Golf’s ruling bodies are changing the equipment testing to make sure the golf ball goes shorter for everyone from Tiger Woods to the amateur who plays public courses on the weekend.
The USGA and R&A announced its decision Wednesday, capping more than five years of intensive study on distance that led them to believe consistent gains off the tee — some 30 yards by PGA Tour players over the last 25 years — was detrimental to the game.
“There’s virtually no denying that the game at the highest end is longer by a long shot today than it was 20 years ago,” said Mike Whan, the CEO of the USGA.
The change is not effective until 2028 for tour and elite golf, 2030 for recreational golfers.
The original proposal in March was a “Model Local Rule” that would lead to a shorter golf ball only at the elite level, which would create two sets of rules for the first time. The PGA Tour and PGA of America strongly opposed it.
Instead, the USGA and R&A are changing the test that measures how far the ball goes, leaving in tact the “Overall Distance Standard” limit of 317 yards with a 3-yard tolerance.
The new test will be a club swung at 125 mph, equivalent to ball speed of 183 mph (up from 120 mph club speed and 176 mph ball speed); with a spin rate of 2,200 rpm (down from 2,520 rpm) and a launch angle of 11 degrees (previously 10 degrees).
For the longest hitters, they expect the ball to go up to 15 yards shorter — 11 yards shorter for average tour pros, 7 yards for female tour players and 5 yards or less for everyone else.
Keegan Bradley isn’t sure about that. He said Srixon made him a golf ball that would have met proposed standards and it was flying 40 to 50 yards shorter.
“I think that the USGA … everything that they do is reactionary,” Bradley said last week in the Bahamas. “They don’t think of a solution. They just think we’re going to affect 100% of the population that plays golf. For the amateur world to hit the ball shorter is monstrous. I can’t think of anything more stupid than that.”
The PGA Tour had said it would not adopt the proposed “Model Local Rule.” It was not entirely pleased with a new equipment rule.
“Throughout the process, we have provided feedback to the USGA and The R&A and are pleased to see a number of our recommendations reflected in this most recent announcement,” the tour said in a statement. “However, we believe the proposed increase in test clubhead speed to 125 mph is disproportional to the rate of increase we see when analyzing PGA Tour radar data.”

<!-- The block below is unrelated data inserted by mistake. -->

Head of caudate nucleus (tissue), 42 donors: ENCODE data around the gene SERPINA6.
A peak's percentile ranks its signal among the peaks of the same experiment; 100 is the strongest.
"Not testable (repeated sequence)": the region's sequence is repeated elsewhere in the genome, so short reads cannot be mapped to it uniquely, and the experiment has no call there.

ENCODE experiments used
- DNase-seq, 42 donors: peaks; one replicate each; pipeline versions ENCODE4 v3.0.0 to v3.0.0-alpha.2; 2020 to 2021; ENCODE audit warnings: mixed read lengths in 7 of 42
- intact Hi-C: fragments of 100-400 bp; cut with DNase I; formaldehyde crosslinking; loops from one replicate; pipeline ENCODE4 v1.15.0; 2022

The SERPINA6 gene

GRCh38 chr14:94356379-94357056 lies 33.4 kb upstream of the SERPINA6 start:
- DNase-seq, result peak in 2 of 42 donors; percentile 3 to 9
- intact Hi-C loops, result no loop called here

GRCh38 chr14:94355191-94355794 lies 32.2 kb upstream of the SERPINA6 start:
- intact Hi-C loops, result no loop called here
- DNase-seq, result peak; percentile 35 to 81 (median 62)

The PGA Tour had 98 players who averaged 300 yards in driving distance, led by Rory McIlroy at 326.3 yards.
McIlroy took to social media last week when Golf Digest first reported the new test.
“It will make no difference whatsoever to the average golfer and puts golf back on a path of sustainability,” McIlroy said. “It will also help bring back certain skills in the pro game that have been eradicated over the past 2 decades.”
Woods said last week in the Bahamas he has long been in favor of bifurcation — two sets of rules — similar to aluminum bats and wooden bats in baseball. That example, however, would suggest changing the drivers.
Drivers were on the table for the USGA and R&A a year ago until they zoomed in on the ball. Their only action on drivers was to expand the test of how long the ball stays on the face of the club, known as characteristic time. There is concern that with extended use of the club, the face gets thinner and allows for more of a trampoline effect.
The big development was the golf ball — how far distance has come in 40-plus years, fear by the governing bodies how much farther it will go as players get stronger and move faster with better technique.
The PGA of America, with its 30,000 club professionals, joined the PGA Tour in saying it was happy the governing bodies did not go with two sets of rules, and even pushed back the date the rollback begins — it originally was proposed to start in 2026.
“We remain opposed to any change that may potentially lessen the enjoyment of the game for recreational golfers or diminish the unprecedented momentum the game is enjoying,” the PGA of America statement said. “It appears recreational golfers will see a greater reduction in distance than we would advise.
“While this decrease has been lessened, we continue to recommend being more moderate on the swing speed change for the golf ball conformance test.”
Manufacturers and tour officials were hopeful of providing input before the testing change was announced, especially because it doesn’t take effect for four years. Whan said the 125 mph club speed was open for feedback in 2022 and there was no point in delaying the decision with another comment period.
He also balked at the notion that distance will plateau if nothing is done now.
“Some people will argue, ‘We don’t think distance is going farther. The speed these top guys are hitting it is the fastest we’re going to see,’” Whan said. “We’ve said consistently, ‘Then you’re not spending enough time with the high-end amateur golf like we are.’ Spend a day with me at the Walker Cup and I’ll show you ball speed at a whole other level.
“There’s no logical reason to believe that speeds, and therefore distances, are coming down.”
PGA Tour data, however, indicates big hitters from the Korn Ferry Tour slow down their swing speed when they get to the PGA Tour to adapt to the way courses are set up.